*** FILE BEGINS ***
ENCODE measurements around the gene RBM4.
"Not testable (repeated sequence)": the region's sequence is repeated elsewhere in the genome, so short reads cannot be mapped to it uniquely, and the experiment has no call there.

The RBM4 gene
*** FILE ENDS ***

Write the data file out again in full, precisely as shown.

ENCODE measurements around the gene RBM4.
"Not testable (repeated sequence)": the region's sequence is repeated elsewhere in the genome, so short reads cannot be mapped to it uniquely, and the experiment has no call there.

The RBM4 gene